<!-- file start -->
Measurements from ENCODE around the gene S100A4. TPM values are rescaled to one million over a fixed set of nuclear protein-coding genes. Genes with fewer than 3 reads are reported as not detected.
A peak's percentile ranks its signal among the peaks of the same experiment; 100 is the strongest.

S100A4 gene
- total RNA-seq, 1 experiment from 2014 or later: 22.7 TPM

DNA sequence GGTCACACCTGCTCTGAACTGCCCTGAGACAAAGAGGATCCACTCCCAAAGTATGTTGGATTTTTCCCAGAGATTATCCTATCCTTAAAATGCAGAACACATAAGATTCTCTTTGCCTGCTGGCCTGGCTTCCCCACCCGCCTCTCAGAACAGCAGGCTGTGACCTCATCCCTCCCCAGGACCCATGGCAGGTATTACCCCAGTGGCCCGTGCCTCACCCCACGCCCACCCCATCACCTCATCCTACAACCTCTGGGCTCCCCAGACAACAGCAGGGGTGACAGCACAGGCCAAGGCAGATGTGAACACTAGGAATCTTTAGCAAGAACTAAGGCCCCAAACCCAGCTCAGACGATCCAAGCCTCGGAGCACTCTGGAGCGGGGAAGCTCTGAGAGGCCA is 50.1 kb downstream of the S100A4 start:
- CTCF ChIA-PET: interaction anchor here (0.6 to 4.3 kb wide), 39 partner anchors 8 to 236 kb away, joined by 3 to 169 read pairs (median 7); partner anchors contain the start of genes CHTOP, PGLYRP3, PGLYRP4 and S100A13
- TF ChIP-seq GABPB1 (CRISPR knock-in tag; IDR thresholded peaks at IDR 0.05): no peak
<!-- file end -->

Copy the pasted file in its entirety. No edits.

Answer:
Measurements from ENCODE around the gene S100A4. TPM values are rescaled to one million over a fixed set of nuclear protein-coding genes. Genes with fewer than 3 reads are reported as not detected.
A peak's percentile ranks its signal among the peaks of the same experiment; 100 is the strongest.

S100A4 gene
- total RNA-seq, 1 experiment from 2014 or later: 22.7 TPM

DNA sequence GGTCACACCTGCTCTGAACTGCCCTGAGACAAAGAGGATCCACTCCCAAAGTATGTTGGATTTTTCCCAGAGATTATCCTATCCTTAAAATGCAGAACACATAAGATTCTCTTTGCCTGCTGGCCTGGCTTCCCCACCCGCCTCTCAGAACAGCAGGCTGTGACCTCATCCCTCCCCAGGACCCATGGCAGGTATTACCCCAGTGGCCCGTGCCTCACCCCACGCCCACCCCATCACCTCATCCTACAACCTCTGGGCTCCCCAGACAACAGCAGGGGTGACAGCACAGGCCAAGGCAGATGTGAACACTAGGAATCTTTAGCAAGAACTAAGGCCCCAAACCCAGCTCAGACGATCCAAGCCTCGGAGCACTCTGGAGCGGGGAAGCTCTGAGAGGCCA is 50.1 kb downstream of the S100A4 start:
- CTCF ChIA-PET: interaction anchor here (0.6 to 4.3 kb wide), 39 partner anchors 8 to 236 kb away, joined by 3 to 169 read pairs (median 7); partner anchors contain the start of genes CHTOP, PGLYRP3, PGLYRP4 and S100A13
- TF ChIP-seq GABPB1 (CRISPR knock-in tag; IDR thresholded peaks at IDR 0.05): no peak